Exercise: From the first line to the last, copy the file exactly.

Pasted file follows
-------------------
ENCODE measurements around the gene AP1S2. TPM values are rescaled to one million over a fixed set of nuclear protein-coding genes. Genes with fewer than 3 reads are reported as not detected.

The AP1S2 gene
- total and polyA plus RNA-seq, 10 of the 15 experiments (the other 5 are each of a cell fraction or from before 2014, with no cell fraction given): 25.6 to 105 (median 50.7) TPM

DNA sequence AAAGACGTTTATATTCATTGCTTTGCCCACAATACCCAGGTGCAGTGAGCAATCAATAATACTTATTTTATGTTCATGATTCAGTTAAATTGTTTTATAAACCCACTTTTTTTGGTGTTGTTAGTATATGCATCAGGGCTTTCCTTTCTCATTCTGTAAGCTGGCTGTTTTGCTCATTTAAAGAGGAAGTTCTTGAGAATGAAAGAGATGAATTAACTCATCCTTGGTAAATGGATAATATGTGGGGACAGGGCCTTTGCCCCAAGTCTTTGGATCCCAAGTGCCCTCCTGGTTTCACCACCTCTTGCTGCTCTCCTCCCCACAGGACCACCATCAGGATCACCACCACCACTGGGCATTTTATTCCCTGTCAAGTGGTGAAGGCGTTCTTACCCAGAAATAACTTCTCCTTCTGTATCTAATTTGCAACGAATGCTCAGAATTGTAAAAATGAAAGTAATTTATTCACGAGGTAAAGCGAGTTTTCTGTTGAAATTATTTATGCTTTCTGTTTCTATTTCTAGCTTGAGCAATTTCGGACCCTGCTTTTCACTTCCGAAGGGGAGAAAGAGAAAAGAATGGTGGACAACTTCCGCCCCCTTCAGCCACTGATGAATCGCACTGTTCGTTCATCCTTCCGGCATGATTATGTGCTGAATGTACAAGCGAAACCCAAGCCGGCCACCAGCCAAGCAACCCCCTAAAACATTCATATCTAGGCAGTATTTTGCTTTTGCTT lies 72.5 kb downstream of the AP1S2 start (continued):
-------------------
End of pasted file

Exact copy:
ENCODE measurements around the gene AP1S2. TPM values are rescaled to one million over a fixed set of nuclear protein-coding genes. Genes with fewer than 3 reads are reported as not detected.

The AP1S2 gene
- total and polyA plus RNA-seq, 10 of the 15 experiments (the other 5 are each of a cell fraction or from before 2014, with no cell fraction given): 25.6 to 105 (median 50.7) TPM

DNA sequence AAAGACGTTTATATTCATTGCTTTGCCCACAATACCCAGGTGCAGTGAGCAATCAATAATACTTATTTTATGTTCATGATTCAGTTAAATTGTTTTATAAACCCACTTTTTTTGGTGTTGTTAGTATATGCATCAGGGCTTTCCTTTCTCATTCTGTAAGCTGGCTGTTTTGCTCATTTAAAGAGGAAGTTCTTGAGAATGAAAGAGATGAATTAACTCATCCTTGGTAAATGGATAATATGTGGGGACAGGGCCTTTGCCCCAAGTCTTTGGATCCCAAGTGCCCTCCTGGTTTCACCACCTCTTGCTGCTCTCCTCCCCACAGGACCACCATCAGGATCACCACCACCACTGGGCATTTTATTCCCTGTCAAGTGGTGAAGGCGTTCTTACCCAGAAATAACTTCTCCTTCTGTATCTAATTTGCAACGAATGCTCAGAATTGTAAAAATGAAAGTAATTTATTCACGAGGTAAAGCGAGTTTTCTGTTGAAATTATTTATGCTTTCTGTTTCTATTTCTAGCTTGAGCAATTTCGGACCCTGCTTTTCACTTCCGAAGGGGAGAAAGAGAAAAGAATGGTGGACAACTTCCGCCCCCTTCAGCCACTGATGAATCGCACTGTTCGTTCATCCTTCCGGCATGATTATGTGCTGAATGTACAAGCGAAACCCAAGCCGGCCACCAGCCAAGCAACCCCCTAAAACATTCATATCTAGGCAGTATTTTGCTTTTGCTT lies 72.5 kb downstream of the AP1S2 start (continued):